A recent article in the Omaha World-Herald described the plight of Department of Defense civilian contractors working with the U.S. Strategic Command (USSTRATCOM ) at Offutt Air Force Base. STRATCOM has been engaging in “contractor conversion “ or insourcing for the last three years.
Insourcing is the practice of hiring employees of contractors as DoD civilian employees. In the five years between 2006 and 2011, the number of contractors at Offutt dropped from 964 to 587 while the number of Federal employees climbed from 1,938 to 2,765. The World-Herald spoke with a number of local contractors who described the wholesale DoD hiring of their employees after their contracts were canceled or not renewed.
The White House is an open and vocal proponent of insourcing in the private sector. The situation in DoD is less clear, as the original act to promote insourcing has been amended several times over the years. 10 USC § 2463 – Guidelines and procedures for use of civilian employees to perform Department of Defense functions has seen a number of changes since it was first adopted, designed to prevent creation of quotas for insourced positions and to require analysis before insourcing and reporting to Congress.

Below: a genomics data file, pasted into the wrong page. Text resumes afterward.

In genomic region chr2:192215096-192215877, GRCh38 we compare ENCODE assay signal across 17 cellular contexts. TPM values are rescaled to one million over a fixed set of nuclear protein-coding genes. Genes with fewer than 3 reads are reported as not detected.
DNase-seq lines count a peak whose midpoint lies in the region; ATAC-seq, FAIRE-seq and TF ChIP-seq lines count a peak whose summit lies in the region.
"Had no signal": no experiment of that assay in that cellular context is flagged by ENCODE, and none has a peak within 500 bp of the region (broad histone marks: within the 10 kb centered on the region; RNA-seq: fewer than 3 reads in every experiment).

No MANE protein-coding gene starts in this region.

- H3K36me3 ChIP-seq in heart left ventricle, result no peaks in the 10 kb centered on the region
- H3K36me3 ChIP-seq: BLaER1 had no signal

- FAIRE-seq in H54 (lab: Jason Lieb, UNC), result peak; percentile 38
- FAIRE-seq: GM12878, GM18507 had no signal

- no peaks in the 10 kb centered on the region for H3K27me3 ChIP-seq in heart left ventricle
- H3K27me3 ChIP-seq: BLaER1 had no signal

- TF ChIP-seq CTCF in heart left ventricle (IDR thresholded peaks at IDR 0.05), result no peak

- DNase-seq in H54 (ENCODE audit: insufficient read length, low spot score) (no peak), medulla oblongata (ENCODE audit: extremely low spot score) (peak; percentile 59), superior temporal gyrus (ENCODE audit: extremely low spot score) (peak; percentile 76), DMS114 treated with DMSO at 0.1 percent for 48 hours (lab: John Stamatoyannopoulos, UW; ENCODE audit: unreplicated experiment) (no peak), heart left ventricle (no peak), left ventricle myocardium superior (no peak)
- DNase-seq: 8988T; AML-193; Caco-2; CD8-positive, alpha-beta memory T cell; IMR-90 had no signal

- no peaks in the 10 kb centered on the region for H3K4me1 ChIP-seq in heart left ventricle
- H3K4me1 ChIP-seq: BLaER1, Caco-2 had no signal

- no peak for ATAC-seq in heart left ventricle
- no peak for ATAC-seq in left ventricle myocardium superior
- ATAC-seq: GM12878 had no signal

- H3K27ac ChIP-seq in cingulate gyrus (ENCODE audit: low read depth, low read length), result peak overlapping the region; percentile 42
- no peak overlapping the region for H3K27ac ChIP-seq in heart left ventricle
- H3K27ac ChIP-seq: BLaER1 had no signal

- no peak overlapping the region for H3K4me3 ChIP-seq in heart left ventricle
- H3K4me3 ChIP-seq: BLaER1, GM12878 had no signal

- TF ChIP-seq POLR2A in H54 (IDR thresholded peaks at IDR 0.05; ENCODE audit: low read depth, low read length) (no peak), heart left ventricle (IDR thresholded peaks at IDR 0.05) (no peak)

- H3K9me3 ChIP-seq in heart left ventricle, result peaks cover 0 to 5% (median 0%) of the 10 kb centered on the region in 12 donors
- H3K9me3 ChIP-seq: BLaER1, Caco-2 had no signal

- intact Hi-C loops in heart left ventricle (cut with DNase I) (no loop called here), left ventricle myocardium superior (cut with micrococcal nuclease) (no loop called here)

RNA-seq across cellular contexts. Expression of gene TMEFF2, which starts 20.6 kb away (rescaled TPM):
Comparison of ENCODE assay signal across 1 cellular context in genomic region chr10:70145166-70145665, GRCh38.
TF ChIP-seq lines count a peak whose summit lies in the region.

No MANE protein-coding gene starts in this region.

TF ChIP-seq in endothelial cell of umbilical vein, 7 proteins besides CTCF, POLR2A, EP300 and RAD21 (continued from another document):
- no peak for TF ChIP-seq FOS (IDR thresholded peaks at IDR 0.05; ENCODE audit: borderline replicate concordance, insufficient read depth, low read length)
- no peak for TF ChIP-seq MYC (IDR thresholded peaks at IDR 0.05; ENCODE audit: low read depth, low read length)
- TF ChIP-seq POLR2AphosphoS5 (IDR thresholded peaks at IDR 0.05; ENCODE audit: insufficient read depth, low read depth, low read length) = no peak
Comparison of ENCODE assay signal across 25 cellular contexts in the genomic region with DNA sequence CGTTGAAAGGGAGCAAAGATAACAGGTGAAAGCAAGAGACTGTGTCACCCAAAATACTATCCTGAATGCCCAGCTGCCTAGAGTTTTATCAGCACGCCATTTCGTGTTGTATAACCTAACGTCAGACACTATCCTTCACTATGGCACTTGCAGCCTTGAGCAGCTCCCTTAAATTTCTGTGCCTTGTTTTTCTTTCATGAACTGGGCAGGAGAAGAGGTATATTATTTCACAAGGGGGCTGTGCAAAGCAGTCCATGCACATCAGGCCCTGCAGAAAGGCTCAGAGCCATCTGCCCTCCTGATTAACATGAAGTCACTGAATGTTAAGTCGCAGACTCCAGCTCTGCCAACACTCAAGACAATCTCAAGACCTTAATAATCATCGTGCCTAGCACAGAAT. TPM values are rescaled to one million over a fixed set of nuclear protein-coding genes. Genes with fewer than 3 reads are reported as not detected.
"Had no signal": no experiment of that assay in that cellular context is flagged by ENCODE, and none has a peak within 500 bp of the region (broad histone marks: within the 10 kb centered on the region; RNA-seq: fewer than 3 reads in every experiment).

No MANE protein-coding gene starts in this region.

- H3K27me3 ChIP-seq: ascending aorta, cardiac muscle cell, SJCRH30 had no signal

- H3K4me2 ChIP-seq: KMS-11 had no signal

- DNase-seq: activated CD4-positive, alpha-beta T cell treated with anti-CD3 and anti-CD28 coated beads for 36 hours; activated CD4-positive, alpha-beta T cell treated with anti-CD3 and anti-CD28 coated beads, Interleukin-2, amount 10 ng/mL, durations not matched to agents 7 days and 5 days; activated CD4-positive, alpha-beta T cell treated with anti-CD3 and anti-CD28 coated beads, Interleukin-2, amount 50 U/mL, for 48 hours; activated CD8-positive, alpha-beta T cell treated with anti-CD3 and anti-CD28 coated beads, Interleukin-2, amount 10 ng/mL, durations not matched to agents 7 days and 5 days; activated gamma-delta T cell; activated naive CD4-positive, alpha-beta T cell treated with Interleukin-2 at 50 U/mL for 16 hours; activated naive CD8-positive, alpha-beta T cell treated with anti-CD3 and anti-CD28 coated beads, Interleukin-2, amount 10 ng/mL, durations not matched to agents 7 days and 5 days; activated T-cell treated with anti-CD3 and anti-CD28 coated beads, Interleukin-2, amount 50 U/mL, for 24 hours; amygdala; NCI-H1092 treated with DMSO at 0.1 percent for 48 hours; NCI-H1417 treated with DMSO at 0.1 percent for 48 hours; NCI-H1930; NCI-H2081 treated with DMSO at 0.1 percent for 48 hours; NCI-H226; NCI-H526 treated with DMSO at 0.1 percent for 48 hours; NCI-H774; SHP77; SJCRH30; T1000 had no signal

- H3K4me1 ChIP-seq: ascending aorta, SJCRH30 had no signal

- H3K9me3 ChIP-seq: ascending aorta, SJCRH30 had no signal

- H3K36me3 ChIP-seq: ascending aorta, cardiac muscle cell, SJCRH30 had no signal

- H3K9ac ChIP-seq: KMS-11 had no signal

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DoD guidance suggests that it continues to pursue insourcing. Contractors quoted in the World-Herald piece suggest that current budget restraints have halted insourcing throughout DoD, except at Offutt. The federal government’s policy on insourcing in general appears muddled as does that of the DoD.
Designing a business model based on sales to one customer is a significant business risk. The gamble can pay off with solid profits but the risk is immense. DoD contractors see their business affected by both the whims of congress and defense budgets, and insourcing is one example of this. The private sector has long questioned Pentagon arguments that insourcing saves money, and attempts several years ago by then Secretary of Defense Robert Gates to insource more DoD positions were largely halted due to congressional pushback questioning the cost savings. In congressional testimony last summer contractors echoed the complaints of Omaha area small businesses that the government’s insourcing efforts were actually cutting jobs and crippling their businesses. Where the pendulum will swing next on insourcing initiatives remains to be seen, regardless, it would appear that STRATCOM seems to have made its decision.
Charles Simmins brings thirty years of accounting and management experience to his coverage of the news. An upstate New Yorker, he is a free lance journalist, former volunteer firefighter and EMT, and is owned by a wife and four cats.